Polish ‘bad COP’ feared after ministerial sacking


Polish Prime Minister Donald Tusk’s sacking of the country’s environment minister Marcin Korolec yesterday (20 November) has been greeted with dismay and suspicion among EU policymakers.

Korolec will continue chairing the COP19 climate summit of over 150 countries that Warsaw is hosting before being replaced by the current deputy finance minister, Maciej Grabowski. After that, he will act as a climate envoy and proxy at the prime minster’s office until the COP20 summit in Lima in 2014.

In a statement Tusk said that his minister’s dismissal was “about radical acceleration of shale gas operations”. The country currently generates more than 90% of its electricity from coal.

But several Brussels sources linked the ministerial sacking to Polish intent to boondoggle – or deniably stall – the summit and prevent decisions being taken that Warsaw, which opposes further climate action, would have to veto at a March 2014 European Council.

“It is pretty clear that the Poles have an interest in slowing things down,” one EU source told EURACTIV. “They’ve even said so to us quite bluntly. It shows that their motives for hosting this conference were not to save the climate but rather to slow down the process of doing so.”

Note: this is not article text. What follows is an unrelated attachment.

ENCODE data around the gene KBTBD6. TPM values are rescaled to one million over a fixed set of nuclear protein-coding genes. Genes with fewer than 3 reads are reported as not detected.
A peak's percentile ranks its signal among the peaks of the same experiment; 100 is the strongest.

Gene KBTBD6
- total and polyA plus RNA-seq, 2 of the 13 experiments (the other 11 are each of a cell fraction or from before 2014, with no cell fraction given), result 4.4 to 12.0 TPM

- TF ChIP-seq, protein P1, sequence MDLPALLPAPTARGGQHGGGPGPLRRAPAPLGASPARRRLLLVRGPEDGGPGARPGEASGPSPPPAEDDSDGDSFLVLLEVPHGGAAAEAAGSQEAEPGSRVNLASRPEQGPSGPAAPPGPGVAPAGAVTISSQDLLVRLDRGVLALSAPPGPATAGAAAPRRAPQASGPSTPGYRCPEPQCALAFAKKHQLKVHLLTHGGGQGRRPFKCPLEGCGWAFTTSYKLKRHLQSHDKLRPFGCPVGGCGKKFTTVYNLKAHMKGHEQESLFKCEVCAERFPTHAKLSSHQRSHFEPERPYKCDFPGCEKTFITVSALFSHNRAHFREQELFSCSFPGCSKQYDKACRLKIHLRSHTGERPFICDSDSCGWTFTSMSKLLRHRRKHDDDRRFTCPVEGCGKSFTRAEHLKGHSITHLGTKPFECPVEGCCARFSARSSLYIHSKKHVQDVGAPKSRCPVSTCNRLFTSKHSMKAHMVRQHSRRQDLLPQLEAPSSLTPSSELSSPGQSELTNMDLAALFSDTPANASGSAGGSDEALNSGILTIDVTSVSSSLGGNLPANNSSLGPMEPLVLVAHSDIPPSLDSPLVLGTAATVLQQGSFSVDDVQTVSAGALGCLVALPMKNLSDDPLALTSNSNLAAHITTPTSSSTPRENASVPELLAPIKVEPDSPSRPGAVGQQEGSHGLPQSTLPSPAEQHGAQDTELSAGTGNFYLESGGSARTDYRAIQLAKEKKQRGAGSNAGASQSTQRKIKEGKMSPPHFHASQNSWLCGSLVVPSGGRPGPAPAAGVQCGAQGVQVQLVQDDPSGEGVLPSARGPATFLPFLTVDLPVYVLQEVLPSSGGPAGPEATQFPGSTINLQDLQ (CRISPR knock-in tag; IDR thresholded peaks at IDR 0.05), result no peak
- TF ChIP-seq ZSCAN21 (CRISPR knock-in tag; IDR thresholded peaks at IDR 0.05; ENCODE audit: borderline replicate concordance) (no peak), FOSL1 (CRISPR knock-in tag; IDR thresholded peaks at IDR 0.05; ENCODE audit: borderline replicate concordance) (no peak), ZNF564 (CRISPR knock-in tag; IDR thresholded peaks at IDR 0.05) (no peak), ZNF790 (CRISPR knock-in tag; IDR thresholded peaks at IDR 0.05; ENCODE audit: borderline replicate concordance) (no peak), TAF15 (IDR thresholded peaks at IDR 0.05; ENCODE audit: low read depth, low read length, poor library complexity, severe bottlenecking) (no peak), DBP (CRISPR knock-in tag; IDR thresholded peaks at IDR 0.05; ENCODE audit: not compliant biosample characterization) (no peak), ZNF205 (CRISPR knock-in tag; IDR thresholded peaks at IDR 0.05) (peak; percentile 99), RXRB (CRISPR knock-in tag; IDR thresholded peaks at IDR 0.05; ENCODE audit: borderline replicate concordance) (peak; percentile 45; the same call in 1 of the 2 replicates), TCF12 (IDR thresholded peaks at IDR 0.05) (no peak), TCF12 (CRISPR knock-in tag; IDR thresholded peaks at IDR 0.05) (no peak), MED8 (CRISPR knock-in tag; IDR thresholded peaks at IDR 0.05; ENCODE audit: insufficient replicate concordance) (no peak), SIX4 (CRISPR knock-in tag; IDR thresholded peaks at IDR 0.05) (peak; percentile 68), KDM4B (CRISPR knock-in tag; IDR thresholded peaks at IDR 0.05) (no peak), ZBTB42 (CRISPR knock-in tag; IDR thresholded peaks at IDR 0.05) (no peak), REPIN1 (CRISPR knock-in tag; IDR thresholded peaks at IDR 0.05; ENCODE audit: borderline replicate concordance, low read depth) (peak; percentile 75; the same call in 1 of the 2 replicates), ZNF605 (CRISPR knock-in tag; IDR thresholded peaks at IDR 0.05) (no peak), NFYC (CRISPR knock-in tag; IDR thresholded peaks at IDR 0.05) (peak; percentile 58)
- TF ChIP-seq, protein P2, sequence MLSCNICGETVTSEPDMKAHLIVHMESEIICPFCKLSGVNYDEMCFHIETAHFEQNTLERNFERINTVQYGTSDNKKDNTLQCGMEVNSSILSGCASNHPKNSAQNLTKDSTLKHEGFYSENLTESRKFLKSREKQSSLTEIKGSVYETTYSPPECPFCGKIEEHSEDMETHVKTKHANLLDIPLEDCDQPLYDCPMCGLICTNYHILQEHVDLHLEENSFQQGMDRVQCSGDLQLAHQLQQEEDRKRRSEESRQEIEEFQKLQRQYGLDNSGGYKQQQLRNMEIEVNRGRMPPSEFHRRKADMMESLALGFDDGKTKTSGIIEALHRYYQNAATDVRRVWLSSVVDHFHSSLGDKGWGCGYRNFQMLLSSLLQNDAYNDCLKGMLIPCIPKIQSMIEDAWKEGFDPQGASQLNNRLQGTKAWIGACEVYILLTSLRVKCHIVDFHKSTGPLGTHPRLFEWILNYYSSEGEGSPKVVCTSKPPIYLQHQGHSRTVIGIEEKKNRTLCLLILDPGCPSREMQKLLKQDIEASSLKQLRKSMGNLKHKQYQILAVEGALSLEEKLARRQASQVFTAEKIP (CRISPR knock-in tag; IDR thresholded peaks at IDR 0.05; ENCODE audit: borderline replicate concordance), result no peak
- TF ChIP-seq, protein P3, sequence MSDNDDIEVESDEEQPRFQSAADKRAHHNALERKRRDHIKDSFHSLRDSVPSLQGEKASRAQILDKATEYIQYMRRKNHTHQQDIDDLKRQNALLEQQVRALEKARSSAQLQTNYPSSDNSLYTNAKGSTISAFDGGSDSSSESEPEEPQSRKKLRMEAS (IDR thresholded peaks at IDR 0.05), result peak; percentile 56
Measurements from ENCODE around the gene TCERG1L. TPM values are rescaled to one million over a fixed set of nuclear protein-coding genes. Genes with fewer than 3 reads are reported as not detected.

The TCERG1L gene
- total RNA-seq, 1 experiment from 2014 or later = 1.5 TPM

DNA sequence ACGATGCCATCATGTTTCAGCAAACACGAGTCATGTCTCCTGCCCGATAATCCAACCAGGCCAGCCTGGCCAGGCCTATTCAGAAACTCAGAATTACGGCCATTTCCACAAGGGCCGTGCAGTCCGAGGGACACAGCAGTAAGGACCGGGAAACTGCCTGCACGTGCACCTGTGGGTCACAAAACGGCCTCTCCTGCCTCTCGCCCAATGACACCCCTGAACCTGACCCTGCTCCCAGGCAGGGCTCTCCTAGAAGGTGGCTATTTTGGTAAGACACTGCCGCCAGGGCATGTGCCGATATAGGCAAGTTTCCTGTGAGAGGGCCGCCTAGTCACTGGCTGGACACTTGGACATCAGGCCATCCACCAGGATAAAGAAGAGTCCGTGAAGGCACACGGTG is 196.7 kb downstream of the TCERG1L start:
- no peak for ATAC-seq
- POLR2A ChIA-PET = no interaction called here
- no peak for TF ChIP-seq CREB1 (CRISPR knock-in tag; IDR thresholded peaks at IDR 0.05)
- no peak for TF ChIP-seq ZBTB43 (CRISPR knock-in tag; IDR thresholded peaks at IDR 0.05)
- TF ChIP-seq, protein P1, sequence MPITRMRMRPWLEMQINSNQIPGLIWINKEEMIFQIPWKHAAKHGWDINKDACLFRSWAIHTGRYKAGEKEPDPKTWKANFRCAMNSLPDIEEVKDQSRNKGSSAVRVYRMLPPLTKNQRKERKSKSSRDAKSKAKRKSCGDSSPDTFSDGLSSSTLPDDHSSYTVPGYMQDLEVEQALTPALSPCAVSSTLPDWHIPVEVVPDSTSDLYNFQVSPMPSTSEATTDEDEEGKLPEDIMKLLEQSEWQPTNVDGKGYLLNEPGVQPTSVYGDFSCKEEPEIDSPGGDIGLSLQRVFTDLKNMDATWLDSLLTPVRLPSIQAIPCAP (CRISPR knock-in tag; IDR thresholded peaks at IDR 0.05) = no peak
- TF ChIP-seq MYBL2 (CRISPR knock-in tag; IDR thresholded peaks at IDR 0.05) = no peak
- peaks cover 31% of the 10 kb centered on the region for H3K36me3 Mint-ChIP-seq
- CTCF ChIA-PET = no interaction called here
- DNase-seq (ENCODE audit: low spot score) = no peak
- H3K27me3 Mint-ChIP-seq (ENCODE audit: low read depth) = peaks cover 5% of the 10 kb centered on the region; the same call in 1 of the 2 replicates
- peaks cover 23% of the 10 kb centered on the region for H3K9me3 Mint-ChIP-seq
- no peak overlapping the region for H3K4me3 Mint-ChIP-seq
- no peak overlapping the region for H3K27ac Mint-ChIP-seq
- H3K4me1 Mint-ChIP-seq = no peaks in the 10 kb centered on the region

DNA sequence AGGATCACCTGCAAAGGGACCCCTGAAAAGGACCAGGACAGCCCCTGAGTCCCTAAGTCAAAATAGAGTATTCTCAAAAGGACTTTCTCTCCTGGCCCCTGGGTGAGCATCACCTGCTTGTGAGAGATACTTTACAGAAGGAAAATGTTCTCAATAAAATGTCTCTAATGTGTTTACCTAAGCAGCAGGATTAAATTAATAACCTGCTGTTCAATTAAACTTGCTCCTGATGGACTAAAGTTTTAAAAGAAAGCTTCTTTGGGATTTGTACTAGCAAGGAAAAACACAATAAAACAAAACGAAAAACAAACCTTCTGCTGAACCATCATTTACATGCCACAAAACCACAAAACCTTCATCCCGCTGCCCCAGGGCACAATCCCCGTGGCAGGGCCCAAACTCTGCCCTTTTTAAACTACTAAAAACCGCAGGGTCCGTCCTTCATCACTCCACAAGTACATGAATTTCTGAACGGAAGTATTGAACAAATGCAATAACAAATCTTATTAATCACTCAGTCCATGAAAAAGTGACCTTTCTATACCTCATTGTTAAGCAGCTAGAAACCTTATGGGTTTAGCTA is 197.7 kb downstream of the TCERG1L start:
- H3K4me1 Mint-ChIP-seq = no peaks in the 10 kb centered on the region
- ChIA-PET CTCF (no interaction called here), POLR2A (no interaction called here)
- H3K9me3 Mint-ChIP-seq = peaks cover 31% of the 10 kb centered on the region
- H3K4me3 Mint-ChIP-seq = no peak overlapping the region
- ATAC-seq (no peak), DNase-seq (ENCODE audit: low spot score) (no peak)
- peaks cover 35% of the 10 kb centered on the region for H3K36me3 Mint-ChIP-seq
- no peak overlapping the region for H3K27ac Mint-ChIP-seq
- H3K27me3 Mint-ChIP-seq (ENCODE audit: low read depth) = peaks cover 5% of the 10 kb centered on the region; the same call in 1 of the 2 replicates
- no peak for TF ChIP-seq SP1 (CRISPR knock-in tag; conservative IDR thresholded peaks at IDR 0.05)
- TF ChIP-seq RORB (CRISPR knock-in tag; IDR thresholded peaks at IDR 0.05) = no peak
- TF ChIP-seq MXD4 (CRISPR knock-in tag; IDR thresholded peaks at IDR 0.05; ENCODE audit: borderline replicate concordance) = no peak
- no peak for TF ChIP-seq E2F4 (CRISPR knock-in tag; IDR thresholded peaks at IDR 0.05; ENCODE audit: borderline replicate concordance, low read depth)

The Green MEP Bas Eickhout agreed, pointing to a general feeling that as chair of the COP19, Poland was steering the climate summit off the rails, with help from countries such as Australia, which have blocked discussions on loss and damage.

“What’s going on is ridiculous,” Eickhout said over a line from Warsaw. “On Monday, Poland hosted a coal summit. On Tuesday, Tusk opened a plenary promoting shale gas, a fossil fuel, and on Wednesday, he fires the COP president, who is also climate minister.”

The most generous perspective was that Poland was not taking the international process seriously, Eickhout told EURACTIV. “But you could also say that Poland was deliberately creating confusion and annoyance to help them in the EU debate for March 2014,” he added.

Between June 2011 and June 2012, Poland wielded a veto against EU climate policies three times – and threatened to do so on several other occasions.  And of 11 EU climate laws analysed by the green legal group Client Earth, Poland had complied with just one. 

Emissions reduction pledge

Polish officials in Brussels contacted by EURACTIV were unable to comment on rumours that the country was currently blocking attempts by an EU coordination committee in Warsaw to agree a deadline for emissions reductions pledges next year ahead of the COP20 summit.

Environmentalists view such pledges as the last best chance of ensuring success at the Paris COP21 summit in 2015 which should agree a Kyoto treaty successor, to come into effect in 2020. 

In an interview with EURACTIV Poland published the day before his dismissal, Korolec said that “with such a distant deadline [until COP21], the negotiators are not under strong pressure which would allow, in my opinion, for a reasonable and honest debate” on a future agreement’s shape.

While this might suggest that Korolec was sympathetic to stringent deadlines, the former minister added that “prolonging the Kyoto Protocol would be bonding only for the EU, the Switzerland and, perhaps, Iceland” because states such as the US, Canada and Russia were not bound by it.